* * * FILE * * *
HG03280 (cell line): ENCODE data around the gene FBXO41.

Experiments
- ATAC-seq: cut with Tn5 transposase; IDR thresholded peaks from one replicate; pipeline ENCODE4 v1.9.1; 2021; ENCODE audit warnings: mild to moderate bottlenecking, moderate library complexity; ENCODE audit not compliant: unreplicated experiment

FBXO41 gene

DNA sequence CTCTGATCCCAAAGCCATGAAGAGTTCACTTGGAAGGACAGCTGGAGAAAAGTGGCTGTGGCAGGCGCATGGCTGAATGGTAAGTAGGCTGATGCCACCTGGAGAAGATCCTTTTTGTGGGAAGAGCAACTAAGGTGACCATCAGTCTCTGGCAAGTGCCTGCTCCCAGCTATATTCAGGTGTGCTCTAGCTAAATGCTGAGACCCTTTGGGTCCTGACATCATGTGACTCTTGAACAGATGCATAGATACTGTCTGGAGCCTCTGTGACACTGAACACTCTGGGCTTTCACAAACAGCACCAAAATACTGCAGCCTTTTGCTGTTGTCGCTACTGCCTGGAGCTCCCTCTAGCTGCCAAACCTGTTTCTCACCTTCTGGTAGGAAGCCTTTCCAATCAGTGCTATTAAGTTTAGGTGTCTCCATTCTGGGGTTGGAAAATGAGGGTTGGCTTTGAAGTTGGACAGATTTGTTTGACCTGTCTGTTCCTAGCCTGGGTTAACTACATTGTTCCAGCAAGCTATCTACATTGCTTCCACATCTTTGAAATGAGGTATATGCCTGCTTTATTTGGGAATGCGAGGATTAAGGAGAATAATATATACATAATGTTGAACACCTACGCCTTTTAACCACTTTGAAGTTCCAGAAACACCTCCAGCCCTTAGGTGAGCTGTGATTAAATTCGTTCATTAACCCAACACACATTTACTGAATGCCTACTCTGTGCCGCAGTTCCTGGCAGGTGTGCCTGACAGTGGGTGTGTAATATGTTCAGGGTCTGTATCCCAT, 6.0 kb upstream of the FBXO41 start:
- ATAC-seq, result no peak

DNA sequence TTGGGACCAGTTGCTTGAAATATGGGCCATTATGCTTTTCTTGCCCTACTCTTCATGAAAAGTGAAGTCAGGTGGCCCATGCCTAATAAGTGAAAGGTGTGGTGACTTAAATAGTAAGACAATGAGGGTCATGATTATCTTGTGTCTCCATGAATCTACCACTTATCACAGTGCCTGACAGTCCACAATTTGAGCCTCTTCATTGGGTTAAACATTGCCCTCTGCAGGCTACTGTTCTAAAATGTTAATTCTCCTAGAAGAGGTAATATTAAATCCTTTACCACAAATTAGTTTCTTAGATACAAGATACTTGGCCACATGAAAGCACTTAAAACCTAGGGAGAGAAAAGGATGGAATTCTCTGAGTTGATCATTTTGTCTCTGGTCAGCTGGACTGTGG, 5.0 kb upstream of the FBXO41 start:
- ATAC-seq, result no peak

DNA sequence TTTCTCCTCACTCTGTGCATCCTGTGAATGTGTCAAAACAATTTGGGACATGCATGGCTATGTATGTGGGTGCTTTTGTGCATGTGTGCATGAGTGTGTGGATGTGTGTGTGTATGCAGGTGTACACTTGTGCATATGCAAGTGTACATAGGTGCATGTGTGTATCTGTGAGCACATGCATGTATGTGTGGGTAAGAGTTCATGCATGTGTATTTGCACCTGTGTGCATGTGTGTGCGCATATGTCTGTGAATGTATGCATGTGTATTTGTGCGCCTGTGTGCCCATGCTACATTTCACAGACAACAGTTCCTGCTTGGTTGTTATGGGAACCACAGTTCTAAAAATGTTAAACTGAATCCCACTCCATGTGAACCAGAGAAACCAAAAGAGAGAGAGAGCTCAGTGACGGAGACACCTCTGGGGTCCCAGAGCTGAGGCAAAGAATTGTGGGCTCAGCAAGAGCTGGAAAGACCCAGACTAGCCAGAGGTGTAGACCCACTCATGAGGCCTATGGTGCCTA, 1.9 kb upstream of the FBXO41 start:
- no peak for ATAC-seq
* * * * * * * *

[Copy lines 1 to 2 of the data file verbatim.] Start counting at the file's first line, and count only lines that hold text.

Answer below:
HG03280 (cell line): ENCODE data around the gene FBXO41.

Experiments